Rockies into the central High Plains on Tuesday. This system will
spread another round rain and higher elevation snow showers across
the area Monday and Tuesday with some thunderstorms possible on
Monday. Most precipitation will shift east of the area on
Wednesday, April 5th.

Discussion...Synoptic pattern on Saturday morning features closed low
over NW New Mexico, upper ridge extending from the sub-tropical
eastern Pacific across the northern Rockies, shortwave trough (our
Mon/Tue system) moving across the NE Pacific. Heavier
precipitation shifts from the southern Plains into the Front Range
of Colorado on Saturday as upper low wobbles slowly east across
New Mexico. Some low clouds/fog and light rain or snow showers
will likely linger roughly along and south of a Rock Springs-
Riverton-Casper line Saturday morning. Upper ridge over the
northern Rockies will then clear most of the area out in the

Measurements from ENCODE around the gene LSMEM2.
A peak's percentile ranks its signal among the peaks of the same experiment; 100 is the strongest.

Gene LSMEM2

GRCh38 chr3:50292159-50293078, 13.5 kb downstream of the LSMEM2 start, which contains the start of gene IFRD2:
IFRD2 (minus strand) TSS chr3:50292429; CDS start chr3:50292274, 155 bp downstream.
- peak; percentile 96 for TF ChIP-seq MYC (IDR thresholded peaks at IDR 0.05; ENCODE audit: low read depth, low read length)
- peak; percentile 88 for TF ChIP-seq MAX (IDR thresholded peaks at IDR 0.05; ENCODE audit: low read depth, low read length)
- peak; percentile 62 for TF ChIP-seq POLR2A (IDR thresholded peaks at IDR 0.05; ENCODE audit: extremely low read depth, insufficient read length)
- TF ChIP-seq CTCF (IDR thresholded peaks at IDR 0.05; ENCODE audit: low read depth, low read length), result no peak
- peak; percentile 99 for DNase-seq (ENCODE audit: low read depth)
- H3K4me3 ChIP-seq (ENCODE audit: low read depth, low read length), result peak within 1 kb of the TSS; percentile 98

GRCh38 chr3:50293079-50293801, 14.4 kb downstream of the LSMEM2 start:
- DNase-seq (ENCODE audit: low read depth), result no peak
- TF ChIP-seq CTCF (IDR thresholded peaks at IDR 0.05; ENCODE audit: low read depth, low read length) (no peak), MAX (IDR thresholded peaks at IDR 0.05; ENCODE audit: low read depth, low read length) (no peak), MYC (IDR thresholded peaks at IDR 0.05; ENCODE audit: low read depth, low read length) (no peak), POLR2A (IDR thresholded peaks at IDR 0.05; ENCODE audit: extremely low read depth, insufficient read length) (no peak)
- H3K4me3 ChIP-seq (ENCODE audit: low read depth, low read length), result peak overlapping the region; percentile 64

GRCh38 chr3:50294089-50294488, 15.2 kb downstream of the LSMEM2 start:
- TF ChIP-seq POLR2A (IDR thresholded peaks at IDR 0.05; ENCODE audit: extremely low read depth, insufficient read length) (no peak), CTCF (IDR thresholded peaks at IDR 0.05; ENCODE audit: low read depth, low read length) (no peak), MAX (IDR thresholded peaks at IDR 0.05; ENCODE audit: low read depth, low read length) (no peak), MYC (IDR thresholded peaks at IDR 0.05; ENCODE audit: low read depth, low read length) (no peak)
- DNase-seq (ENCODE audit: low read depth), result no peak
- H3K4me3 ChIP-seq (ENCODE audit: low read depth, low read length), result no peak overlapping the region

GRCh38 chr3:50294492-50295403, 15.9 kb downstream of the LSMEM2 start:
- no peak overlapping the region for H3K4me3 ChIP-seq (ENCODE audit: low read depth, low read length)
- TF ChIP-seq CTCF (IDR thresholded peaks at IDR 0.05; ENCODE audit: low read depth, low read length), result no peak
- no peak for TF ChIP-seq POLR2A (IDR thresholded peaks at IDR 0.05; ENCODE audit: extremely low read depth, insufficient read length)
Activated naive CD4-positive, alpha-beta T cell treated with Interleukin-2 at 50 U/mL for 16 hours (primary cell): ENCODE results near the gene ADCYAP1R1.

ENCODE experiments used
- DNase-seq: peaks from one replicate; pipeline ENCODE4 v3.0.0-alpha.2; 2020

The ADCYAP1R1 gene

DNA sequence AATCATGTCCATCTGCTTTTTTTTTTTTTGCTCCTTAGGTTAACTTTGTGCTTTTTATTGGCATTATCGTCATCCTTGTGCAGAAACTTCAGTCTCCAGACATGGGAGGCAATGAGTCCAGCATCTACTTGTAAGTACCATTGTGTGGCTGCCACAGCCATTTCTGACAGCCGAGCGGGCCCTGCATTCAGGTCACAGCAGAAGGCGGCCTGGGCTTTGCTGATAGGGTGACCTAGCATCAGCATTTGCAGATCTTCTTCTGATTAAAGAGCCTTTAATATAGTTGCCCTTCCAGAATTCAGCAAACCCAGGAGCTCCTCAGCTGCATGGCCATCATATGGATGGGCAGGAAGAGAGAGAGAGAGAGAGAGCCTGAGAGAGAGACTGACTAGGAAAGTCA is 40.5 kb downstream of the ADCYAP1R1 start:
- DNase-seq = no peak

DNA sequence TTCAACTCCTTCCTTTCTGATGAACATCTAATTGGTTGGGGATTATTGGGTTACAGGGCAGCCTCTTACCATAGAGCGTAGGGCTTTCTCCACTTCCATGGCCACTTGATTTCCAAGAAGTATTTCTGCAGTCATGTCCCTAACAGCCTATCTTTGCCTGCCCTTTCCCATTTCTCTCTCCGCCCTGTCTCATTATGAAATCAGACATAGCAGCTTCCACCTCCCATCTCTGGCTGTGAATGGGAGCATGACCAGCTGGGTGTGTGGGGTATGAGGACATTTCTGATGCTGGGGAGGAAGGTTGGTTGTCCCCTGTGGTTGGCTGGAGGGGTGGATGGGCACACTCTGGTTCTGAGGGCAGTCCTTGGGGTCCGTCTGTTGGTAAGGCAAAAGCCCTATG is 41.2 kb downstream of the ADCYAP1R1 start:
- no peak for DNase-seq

afternoon.

GFS and ECMWF in better agreement on latest 29/00z runs bringing
next system across the west Monday and Tuesday. Earlier ECMWF run
was progressive and open with this system with latest run trending
much slower, showing an upper low closing off over northern Utah
18z Monday. Overall ECMWF shows a further southward and quicker
track across the Great Basin and central Rockies than GFS Monday
and Tuesday. Though flow is split, both models show some
interaction with the northern stream over the Rockies, which is
highly suspect especially in GFS case. Persistence is likely the
best way to go here with more weight given toward ECMWF main upper
low track diving across the central Rockies, into SE Colorado/NE
New Mexico 18z Tuesday. Upper difluent flow and unstable airmass
ahead of system will likely lead to showers and a few
thunderstorms increasing across the west Monday morning and
spreading east of the Divide through the day. As with previous
systems, frontogenesis/northerly flow will usher in colder air